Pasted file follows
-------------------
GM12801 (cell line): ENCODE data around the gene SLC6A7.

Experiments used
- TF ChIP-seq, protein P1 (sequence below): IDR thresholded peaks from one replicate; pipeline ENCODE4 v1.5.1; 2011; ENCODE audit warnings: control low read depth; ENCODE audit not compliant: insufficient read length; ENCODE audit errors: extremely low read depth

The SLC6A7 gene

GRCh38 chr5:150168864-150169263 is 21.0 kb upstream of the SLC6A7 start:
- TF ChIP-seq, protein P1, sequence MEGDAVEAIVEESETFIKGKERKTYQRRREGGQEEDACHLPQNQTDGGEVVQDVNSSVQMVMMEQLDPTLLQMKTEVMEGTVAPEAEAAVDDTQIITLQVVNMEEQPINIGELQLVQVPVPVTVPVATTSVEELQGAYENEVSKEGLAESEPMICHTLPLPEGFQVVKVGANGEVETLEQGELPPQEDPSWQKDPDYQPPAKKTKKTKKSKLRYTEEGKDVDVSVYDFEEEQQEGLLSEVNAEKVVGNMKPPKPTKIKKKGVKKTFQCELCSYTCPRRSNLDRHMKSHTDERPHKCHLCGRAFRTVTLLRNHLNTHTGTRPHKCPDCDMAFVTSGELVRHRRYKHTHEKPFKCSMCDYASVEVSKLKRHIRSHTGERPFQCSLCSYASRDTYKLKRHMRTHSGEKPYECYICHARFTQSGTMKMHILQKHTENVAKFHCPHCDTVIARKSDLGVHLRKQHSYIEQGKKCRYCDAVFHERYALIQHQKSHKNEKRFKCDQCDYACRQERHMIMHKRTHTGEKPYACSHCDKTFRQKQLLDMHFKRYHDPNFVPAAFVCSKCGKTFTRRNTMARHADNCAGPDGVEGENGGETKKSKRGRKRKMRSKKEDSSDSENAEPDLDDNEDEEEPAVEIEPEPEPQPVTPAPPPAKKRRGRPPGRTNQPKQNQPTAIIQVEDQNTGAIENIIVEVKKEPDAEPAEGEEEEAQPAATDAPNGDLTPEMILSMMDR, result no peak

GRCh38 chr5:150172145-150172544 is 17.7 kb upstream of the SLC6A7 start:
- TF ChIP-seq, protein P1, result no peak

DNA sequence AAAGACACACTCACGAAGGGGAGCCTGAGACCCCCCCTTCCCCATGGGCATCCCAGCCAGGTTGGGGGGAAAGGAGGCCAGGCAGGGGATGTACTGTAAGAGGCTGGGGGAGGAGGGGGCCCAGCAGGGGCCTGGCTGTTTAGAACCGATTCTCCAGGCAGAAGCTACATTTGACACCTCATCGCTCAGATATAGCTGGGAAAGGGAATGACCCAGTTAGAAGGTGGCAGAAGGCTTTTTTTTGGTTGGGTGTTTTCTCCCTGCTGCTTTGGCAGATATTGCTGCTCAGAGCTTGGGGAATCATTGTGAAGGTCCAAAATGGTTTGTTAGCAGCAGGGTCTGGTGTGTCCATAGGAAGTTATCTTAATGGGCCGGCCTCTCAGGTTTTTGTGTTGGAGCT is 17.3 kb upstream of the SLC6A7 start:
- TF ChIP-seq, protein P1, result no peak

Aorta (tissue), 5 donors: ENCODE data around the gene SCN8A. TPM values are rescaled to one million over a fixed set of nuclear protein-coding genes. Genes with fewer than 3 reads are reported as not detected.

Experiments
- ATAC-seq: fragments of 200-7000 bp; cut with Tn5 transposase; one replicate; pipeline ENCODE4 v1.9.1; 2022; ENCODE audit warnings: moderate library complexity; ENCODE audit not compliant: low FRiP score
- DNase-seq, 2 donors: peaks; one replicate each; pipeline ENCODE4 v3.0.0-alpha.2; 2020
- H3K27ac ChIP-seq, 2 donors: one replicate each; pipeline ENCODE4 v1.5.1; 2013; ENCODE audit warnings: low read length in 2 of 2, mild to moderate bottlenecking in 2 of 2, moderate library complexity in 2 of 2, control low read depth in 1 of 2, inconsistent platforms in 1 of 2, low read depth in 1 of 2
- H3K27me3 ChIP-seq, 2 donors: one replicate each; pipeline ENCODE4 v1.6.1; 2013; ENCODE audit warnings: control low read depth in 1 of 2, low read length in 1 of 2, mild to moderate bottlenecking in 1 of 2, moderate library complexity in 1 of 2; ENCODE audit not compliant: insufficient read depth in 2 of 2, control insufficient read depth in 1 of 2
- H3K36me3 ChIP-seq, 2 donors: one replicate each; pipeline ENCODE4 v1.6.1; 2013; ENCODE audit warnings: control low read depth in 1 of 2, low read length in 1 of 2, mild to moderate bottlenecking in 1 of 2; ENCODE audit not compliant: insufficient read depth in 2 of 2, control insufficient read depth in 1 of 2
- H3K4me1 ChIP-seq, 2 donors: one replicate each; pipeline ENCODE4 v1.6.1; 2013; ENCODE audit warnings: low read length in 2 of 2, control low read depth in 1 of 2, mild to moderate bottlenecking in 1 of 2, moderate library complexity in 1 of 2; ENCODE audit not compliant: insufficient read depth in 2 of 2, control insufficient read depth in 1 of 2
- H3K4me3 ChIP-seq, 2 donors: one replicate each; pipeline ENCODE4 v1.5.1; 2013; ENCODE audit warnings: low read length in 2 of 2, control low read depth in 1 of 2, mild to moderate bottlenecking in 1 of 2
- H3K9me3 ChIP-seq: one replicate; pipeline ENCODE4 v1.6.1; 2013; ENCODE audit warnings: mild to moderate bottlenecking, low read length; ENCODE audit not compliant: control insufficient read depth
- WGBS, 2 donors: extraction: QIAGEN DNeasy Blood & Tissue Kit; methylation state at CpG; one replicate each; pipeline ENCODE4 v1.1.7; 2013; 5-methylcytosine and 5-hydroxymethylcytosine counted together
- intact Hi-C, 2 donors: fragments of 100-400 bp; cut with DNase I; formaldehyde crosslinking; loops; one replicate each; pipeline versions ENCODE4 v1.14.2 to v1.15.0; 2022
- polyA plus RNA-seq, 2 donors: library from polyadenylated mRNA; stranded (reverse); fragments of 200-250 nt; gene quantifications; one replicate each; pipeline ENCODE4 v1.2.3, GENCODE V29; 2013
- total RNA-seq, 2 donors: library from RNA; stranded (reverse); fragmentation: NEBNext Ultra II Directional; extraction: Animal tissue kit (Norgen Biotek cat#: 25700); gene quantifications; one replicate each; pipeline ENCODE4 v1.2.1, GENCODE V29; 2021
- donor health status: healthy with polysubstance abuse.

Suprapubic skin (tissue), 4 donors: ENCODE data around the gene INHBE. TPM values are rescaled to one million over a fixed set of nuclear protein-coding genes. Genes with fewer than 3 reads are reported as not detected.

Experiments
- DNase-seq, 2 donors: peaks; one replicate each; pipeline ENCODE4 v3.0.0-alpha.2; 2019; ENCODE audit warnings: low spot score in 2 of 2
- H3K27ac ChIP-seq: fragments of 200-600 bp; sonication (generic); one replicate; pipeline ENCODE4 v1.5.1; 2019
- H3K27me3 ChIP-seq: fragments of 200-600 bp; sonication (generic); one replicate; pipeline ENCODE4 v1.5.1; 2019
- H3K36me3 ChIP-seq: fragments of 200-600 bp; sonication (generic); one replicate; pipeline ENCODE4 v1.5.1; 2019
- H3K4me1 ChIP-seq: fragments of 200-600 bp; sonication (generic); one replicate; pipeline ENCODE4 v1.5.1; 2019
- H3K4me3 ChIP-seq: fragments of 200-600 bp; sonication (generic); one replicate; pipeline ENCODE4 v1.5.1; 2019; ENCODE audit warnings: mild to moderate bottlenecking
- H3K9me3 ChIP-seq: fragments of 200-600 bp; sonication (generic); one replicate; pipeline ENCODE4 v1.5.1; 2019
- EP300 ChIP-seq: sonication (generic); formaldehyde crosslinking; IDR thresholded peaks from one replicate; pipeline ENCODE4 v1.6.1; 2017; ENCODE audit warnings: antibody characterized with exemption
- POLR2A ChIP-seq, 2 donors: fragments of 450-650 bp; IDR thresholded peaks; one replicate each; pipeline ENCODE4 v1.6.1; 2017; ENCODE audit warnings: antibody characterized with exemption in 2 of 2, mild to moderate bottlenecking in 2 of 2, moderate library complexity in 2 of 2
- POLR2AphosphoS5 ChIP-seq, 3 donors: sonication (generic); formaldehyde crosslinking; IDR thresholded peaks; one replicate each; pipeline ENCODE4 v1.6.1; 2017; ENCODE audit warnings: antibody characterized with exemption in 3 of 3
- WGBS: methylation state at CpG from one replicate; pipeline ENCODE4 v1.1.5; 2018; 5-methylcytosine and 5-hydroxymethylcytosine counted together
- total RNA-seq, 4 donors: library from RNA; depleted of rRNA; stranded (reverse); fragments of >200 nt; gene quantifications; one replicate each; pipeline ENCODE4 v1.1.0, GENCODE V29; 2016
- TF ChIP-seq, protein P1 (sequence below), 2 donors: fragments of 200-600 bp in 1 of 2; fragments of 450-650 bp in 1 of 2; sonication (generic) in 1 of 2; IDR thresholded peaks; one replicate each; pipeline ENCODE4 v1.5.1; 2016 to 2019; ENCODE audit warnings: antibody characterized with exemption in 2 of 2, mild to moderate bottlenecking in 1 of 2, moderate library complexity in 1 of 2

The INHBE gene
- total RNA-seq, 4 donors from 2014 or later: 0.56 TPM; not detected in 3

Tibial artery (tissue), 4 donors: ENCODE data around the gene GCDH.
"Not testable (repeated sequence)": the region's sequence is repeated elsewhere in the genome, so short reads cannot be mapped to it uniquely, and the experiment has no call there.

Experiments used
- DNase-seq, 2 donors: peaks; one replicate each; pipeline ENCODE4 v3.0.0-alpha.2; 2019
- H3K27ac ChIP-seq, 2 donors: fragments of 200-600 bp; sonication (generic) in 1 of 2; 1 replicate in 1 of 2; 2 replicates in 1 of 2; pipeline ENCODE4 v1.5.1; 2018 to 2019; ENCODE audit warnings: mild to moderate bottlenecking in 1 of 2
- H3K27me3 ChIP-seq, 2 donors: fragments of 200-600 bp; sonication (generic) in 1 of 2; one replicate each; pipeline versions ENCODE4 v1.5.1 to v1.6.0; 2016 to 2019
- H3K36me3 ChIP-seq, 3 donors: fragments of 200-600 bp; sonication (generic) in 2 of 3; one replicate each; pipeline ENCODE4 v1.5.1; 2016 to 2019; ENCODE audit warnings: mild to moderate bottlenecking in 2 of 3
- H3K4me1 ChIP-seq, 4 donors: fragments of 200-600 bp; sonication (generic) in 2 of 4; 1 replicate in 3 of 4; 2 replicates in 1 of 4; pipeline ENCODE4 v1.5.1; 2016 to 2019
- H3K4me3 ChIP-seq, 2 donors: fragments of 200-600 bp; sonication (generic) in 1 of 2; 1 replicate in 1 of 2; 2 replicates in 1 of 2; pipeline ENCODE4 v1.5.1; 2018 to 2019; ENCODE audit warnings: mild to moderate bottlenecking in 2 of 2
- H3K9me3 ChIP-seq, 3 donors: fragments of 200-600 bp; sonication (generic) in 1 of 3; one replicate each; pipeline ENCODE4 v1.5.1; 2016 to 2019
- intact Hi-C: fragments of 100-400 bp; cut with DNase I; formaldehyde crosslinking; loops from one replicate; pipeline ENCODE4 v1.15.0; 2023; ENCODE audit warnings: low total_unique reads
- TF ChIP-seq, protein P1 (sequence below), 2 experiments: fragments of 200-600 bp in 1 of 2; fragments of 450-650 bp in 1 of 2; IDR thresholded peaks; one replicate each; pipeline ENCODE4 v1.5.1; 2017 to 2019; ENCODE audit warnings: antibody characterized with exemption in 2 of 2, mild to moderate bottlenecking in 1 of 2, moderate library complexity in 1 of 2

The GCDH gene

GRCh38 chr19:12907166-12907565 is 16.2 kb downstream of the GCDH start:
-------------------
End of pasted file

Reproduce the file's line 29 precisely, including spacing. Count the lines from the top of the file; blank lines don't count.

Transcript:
- H3K27ac ChIP-seq: fragments of 200-600 bp; sonication (generic); one replicate; pipeline ENCODE4 v1.5.1; 2019